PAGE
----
Combining transgender studies with the ’neomodernist’ architectures of the internationally renowned firm, Diller Scofidio + Renfro (DS+R) and with modernist writers (Samuel Beckett and Virginia Woolf) whose work anticipates that of transgender studies, this book challenges the implicit ’spatial models’ of popular narratives of transgender - interiority, ownership, sovereignty, structure, stability, and domesticity - to advance a novel theorization of transgender as a matter of exteriority, groundlessness, ornamentation, and movement. With case studies spanning the US and UK, Transgender Architectonics examines the ways in which modernist architecture can contribute to our understanding of how it is that humans are able to transform, shedding light on the manner in which architecture, space, and the spatial metaphors of gender can play significant - if often unrealized - potential roles in body and gender transformation. By remedying both the absence of actual architecture in queer theory's discussions of space and also architectural theory's marginal treatment of transgender, this volume constitutes a serious intervention in the field of ’queer space’. It draws on modernist literature in order to reckon with and rebuild the architectural ideas that already implicitly structure common understandings of the queer and transgender self. As such, it will appeal to scholars with interests in queer theory, the body and transformation, gender and sexuality, modernist writing and architectural theory.
Table of Contents
Introduction; Foundations and ruins: why don’t transgender and architecture get along?; How to beat a straight flush: DS+R’s Brasserie and the rhetoric of transgender ‘plumbing’; ‘The ladies lavatory’: Woolf and the transgender biographical imperative; Woolf’s Einfühlung: an alternative theory of transgender affect, space, and time; ‘I’ll call him Mahood instead, I prefer that, I’m queer’: Samuel Beckett’s spatial aesthetic of name change; Against transgender integrity: Beckett’s grey matter; Epilogue: a transgender poetics of the High Line park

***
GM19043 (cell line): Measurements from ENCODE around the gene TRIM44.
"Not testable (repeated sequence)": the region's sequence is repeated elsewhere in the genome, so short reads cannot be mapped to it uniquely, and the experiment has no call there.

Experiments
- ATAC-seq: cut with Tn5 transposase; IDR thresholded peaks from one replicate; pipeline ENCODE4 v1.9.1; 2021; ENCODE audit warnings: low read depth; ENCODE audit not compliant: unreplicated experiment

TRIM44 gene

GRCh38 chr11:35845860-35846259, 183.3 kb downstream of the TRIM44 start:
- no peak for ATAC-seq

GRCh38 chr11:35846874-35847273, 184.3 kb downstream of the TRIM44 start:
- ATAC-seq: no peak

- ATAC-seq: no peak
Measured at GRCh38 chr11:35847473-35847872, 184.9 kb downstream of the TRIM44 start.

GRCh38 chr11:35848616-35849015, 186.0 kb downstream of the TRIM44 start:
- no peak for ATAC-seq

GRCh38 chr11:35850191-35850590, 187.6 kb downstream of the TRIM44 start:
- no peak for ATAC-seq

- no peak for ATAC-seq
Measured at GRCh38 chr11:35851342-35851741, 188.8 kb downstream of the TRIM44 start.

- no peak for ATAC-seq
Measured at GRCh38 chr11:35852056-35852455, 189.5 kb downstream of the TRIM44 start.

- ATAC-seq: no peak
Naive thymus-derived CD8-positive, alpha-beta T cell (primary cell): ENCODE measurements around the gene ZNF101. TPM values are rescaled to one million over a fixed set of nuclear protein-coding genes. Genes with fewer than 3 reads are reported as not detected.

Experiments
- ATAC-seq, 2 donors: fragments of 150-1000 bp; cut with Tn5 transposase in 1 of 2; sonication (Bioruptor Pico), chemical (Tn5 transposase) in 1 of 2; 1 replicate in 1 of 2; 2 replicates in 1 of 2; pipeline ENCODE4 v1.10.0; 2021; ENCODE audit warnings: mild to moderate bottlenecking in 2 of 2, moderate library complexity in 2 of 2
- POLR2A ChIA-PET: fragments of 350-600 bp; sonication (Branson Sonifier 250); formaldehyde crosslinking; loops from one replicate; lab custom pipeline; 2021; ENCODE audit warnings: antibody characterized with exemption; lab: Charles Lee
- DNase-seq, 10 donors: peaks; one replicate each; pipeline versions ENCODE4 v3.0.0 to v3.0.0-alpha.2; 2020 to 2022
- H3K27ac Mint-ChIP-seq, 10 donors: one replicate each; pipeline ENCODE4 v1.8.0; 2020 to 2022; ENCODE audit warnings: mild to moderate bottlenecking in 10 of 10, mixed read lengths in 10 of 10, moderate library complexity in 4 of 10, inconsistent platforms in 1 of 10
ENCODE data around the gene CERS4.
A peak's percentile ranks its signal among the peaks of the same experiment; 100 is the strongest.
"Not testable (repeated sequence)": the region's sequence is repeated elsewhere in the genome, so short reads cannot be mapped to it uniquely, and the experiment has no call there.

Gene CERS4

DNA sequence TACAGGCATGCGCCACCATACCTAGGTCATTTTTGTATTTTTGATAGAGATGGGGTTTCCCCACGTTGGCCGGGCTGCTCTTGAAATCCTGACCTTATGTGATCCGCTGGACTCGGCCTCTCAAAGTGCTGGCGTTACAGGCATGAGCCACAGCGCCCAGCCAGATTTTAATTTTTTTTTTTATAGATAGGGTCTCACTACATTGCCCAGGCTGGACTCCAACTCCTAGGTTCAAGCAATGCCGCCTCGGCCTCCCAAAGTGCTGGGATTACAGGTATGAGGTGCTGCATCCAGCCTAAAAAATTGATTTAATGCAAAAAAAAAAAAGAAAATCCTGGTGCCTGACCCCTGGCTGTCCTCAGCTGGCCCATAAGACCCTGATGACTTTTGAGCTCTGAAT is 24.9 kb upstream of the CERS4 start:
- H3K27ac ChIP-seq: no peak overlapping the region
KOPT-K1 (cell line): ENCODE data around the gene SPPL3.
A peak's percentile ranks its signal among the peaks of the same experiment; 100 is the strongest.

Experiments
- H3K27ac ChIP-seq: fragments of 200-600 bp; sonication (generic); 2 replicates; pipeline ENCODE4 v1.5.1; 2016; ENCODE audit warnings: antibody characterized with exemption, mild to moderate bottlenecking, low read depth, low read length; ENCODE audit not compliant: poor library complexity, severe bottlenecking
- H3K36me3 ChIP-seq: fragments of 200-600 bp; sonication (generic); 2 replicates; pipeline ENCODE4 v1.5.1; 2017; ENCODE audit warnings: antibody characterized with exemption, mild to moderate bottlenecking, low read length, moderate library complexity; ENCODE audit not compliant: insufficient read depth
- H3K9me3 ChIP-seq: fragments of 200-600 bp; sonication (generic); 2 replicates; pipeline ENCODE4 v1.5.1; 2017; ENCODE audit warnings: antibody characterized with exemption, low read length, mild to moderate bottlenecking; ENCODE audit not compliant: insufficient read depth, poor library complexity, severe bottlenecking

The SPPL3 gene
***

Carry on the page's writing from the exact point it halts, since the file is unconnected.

’Given that transgender bodies (like all bodies, though often in less naturalized and more exoticized ways) are built environments�, it's shocking that architectural theory has not grappled with transgender embodiment in a sustained way until now. Lucas Crawford fills a gap in the literature so big that it was hard to see. A fun and fascinating read.’ Susan Stryker, University of Arizona, USA ’It takes an original thinker to place Diller and Scofidio's High Line alongside Samuel Beckett and Virginia Woolf's experimental prose in the service of transgender theory and practice. By reading literature and architecture together, Lucas Crawford crafts a bold and brilliant vision for trans spaces in which all bodies and genders can flourish. I want to live in this book's world.’ Ann Cvetkovich, Cornell University, USA ’Architectural theory is transitioning! Lucas Crawford uses architecture as a critical model to rethink transgender embodiment and then uses transgender politics as a deconstructive method to unsettle conventional views on architecture. A breakthrough both for gender studies and architectural theory.’ Paul B. Preciado, University of Paris VIII, France and The Barcelona Museum of Contemporary Art, Spain